Thursday, April 19, 2012

"White Disease"

The disease that the Rani of Cooch Naheen contracts turns her skin from dark to light over a period of time. Eventually, when she dies, she is completely white. Though this probably is meant to mirror some actual disease, I think that it is mostly a metaphor for cultural assimilation and blending in India during this time. Though it is a good thing to be receptive to other cultures, it's important not to forget your roots though. The Rani even says that she is split between two cultures and her skin is a testimony to that.

9 comments:

Ravin S said...

A LOT of Indians who live in this area have this disease. I believe it's some type of Vitiligo, which is specifically a condition where brown skin turns to white in certain patches but can turn the entire body white. It's really strange but it feels just like regular skin. I am uncertain if it's the same disease, but I know that quite a bit of Indian people have Vitiligo.

alyb said...

I agree that this skin disease is a metaphor for the European influence on India. I think the fact that Rushidie uses a disease to show the European influence is reflective of the nature of their infulence. From what I have read it seems like the European and Indian relationship was parasitic and a disease represents this perfectly.

christine said...

I I agree that this definitely a metaphor for European influence. I thought it tied back to Okonkwi in things fall apart also. When ikemefuma was killed, Okonkwo didy eat and grew paler which I think also serves as a metaphor for European influence on other cultures.

christine said...

I I agree that this definitely a metaphor for European influence. I thought it tied back to Okonkwi in things fall apart also. When ikemefuma was killed, Okonkwo didy eat and grew paler which I think also serves as a metaphor for European influence on other cultures.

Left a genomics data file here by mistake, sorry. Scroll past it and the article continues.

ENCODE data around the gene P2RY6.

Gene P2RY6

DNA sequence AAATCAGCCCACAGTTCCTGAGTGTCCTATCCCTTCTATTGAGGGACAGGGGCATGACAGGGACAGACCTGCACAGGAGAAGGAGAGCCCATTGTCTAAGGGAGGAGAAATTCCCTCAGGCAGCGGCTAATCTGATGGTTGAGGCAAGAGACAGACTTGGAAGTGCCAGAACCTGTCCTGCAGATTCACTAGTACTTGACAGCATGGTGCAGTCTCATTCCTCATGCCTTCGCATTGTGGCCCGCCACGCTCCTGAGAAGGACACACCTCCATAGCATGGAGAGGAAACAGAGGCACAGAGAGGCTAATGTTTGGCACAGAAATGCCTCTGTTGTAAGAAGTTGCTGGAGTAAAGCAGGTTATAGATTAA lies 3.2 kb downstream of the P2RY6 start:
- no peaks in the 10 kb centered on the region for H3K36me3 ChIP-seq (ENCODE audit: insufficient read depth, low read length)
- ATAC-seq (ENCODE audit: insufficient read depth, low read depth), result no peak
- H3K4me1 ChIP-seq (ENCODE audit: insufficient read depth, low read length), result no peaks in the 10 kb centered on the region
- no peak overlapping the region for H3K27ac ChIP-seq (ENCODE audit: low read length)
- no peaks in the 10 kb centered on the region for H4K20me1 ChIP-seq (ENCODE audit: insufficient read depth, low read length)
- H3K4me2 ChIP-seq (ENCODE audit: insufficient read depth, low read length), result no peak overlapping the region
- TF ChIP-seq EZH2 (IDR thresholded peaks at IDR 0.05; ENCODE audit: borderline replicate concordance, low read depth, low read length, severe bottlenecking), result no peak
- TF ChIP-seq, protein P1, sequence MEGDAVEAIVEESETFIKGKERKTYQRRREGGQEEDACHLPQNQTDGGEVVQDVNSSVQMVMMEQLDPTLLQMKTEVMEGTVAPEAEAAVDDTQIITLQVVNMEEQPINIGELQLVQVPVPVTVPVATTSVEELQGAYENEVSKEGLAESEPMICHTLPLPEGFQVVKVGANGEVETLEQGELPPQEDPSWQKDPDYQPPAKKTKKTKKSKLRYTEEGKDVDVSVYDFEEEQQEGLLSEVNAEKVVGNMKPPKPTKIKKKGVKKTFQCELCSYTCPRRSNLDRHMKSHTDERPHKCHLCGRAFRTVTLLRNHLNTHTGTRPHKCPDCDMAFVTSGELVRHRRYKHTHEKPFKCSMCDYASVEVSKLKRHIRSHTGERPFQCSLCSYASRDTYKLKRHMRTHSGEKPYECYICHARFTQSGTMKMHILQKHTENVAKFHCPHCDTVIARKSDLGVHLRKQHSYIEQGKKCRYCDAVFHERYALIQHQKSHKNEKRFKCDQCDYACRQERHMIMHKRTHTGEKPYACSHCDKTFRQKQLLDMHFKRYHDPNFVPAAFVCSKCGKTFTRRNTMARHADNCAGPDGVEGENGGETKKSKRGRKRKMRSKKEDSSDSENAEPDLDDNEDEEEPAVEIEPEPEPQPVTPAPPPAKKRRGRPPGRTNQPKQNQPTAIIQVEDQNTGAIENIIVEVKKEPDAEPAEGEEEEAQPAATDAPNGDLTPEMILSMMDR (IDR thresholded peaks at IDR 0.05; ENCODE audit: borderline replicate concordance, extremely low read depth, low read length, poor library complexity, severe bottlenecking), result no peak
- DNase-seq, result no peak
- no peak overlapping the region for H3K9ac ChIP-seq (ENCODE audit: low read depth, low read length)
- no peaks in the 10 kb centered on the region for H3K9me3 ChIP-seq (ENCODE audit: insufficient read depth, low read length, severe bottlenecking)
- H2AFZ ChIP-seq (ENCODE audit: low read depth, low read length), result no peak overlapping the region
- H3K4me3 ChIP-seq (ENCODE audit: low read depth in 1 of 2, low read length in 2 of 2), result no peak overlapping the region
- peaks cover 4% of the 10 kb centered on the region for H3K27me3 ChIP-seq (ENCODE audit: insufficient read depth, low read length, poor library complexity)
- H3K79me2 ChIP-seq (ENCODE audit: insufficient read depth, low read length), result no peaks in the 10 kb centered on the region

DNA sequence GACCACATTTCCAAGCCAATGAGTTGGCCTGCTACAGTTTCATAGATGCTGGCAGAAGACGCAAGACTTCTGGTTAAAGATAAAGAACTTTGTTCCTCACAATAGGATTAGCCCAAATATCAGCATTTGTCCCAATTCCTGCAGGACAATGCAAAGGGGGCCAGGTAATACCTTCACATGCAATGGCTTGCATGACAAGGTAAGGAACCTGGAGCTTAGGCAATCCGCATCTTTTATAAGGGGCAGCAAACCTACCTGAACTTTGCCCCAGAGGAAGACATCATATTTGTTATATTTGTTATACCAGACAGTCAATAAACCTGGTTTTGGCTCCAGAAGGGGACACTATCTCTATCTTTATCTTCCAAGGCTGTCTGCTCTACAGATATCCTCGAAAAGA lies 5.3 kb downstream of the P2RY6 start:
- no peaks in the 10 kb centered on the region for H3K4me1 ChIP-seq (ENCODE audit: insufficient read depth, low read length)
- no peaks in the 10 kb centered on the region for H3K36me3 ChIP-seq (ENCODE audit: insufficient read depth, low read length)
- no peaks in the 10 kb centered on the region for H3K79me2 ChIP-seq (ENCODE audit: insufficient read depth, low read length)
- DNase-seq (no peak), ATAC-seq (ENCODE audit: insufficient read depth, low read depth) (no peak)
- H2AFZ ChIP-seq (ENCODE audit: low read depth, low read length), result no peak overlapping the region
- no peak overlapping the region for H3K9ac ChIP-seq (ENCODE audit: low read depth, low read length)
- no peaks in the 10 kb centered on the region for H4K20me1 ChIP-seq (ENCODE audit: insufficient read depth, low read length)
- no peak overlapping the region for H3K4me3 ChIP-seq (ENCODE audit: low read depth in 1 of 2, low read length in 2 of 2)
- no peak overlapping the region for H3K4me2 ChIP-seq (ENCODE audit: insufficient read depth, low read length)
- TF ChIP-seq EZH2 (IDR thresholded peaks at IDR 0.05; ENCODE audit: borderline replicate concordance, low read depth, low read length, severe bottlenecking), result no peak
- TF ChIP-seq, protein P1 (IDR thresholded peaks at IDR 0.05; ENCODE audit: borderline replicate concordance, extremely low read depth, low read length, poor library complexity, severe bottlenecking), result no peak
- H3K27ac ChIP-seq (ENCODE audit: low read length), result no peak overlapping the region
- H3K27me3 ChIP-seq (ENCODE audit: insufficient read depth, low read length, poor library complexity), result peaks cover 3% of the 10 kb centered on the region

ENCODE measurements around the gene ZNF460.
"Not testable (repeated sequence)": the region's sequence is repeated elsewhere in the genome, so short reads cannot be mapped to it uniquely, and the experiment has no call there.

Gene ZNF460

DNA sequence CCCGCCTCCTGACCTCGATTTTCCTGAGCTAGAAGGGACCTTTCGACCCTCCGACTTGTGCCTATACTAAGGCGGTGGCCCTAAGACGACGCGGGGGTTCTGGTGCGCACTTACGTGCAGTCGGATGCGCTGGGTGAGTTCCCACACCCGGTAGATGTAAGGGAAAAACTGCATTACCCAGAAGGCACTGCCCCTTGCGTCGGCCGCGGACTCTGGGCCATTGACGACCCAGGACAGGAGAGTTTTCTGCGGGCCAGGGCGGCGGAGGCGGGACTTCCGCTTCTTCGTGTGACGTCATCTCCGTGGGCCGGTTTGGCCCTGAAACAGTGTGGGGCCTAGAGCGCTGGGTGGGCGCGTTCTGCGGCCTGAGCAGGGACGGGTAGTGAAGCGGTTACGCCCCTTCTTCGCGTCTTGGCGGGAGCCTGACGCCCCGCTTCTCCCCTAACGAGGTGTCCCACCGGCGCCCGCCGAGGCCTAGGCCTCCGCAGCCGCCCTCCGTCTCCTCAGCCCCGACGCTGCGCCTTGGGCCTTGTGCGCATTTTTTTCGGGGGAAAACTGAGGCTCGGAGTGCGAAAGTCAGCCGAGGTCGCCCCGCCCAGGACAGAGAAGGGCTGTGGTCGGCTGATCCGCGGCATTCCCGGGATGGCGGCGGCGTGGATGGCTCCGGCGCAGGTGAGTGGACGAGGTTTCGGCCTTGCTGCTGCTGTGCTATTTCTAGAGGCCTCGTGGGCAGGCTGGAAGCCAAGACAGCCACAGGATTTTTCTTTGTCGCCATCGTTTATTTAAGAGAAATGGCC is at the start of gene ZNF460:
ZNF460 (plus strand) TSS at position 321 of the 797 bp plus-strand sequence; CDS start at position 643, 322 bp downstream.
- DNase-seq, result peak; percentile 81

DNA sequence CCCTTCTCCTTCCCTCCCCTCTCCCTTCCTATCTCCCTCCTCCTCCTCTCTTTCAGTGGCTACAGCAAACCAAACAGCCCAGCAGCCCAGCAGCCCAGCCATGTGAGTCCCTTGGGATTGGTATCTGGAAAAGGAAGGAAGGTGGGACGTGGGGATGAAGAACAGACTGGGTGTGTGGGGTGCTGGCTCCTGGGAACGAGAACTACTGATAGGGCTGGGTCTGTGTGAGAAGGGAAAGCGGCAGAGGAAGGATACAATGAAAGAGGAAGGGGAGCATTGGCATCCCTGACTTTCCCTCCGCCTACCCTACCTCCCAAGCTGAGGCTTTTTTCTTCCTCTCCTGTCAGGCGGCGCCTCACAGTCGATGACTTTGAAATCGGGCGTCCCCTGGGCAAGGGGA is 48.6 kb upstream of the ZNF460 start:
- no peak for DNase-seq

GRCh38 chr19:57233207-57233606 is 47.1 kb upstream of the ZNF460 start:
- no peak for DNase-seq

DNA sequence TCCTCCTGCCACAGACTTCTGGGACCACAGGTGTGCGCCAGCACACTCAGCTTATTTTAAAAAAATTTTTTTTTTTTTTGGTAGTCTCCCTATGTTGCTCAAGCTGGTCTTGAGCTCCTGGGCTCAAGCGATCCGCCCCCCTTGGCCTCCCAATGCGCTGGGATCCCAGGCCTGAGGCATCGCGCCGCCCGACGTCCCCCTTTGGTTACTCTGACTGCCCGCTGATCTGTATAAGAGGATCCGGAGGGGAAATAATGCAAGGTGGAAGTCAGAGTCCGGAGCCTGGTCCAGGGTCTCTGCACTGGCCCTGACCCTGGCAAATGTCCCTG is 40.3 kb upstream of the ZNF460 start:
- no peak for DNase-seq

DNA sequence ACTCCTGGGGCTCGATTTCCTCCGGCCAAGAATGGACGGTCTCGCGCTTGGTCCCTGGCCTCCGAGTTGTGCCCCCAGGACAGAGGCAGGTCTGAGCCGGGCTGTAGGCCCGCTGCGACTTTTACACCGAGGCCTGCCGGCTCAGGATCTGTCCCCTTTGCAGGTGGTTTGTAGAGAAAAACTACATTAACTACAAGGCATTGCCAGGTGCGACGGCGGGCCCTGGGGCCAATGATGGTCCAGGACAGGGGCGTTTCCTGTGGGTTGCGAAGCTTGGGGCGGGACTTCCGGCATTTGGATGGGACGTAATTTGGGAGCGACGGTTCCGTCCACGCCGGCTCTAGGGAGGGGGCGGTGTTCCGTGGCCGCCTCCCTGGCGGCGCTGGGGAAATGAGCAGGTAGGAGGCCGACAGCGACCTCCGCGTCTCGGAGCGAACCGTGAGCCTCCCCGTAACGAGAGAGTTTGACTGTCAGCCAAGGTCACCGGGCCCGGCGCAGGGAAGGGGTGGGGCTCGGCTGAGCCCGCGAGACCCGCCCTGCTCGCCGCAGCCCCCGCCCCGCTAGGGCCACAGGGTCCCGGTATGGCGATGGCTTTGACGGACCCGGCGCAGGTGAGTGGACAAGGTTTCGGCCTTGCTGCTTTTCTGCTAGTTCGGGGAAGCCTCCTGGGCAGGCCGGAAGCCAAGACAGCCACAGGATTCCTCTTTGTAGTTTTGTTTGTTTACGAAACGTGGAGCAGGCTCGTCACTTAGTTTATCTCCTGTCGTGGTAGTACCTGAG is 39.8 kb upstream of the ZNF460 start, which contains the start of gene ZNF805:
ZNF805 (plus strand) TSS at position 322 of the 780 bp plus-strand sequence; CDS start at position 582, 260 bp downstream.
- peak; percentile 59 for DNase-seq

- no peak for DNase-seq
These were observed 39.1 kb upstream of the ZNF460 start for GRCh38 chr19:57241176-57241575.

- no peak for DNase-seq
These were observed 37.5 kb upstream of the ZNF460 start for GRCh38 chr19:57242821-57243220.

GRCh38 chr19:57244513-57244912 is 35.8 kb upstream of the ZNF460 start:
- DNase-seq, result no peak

ParkerC said...

Referring to what Ravin is saying, there is some weird thing that people in my immediate family have that makes white spots on their skin. Luckily I don't have it(yet), but it reall happens. The spots are not so big though and I doubt they'd cover the entire body. I wonder if it's the same thing

ParkerC said...

well after googling it, that's way more extreme than what some people in my family have, but I forgot what it is called

sara pendleton said...

I agree with yall that the disease has to do with European influence and maybe even capitalism as well. It seems like more affluent families are friendlier with the Europeans and that when the Europeans left, these affluent people filled the place they left like on the villas where Saleem grows up. I guess westernization of those in power, especially capitalists, is a symbolic turning "white" and shows how they're loosing their heritage/place in traditional Indian culture.

mere said...

To add to my previous post, I find it interesting that people keep contracting this disease. For example, Ahmed turns very pale mid-way through the book...

mere said...

To add to my previous post, I find it interesting that people keep contracting this disease. For example, Ahmed turns very pale mid-way through the book...